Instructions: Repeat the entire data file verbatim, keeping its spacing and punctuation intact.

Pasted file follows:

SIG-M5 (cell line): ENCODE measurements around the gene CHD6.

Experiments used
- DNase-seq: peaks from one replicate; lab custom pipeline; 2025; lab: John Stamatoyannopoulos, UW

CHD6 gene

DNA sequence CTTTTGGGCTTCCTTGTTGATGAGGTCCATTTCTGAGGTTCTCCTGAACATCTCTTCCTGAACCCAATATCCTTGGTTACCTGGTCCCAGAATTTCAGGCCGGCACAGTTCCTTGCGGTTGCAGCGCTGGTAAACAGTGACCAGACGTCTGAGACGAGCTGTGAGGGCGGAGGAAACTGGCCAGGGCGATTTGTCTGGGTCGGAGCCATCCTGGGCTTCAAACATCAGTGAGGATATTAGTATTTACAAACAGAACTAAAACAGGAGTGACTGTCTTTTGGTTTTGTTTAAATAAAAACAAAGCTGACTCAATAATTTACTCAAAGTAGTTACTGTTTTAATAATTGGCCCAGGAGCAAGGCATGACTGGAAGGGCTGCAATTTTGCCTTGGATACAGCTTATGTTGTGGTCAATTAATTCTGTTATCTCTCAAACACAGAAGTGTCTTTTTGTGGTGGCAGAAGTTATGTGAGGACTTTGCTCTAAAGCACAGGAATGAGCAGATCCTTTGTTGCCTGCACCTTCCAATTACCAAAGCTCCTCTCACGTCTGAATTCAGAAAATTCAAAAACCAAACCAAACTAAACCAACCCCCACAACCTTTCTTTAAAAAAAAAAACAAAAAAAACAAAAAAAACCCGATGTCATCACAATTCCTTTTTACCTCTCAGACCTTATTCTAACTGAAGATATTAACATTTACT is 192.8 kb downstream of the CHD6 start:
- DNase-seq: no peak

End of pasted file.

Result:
SIG-M5 (cell line): ENCODE measurements around the gene CHD6.

Experiments used
- DNase-seq: peaks from one replicate; lab custom pipeline; 2025; lab: John Stamatoyannopoulos, UW

CHD6 gene

DNA sequence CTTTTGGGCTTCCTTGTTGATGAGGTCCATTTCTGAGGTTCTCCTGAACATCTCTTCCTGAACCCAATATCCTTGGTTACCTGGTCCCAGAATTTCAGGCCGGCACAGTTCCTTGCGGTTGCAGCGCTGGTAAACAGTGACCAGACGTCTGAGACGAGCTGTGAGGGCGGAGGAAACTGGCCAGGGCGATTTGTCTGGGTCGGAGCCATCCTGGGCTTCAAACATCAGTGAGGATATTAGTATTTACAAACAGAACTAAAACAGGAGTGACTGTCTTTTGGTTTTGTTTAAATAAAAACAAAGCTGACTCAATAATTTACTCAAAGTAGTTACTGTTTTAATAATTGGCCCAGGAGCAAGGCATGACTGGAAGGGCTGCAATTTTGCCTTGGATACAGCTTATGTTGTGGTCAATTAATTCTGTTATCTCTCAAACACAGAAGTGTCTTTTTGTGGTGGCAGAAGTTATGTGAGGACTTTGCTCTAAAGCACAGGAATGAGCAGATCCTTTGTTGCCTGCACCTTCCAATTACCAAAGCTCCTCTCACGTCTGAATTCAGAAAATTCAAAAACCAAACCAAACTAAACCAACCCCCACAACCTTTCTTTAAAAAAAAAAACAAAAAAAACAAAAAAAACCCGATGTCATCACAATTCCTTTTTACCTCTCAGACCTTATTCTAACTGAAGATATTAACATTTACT is 192.8 kb downstream of the CHD6 start:
- DNase-seq: no peak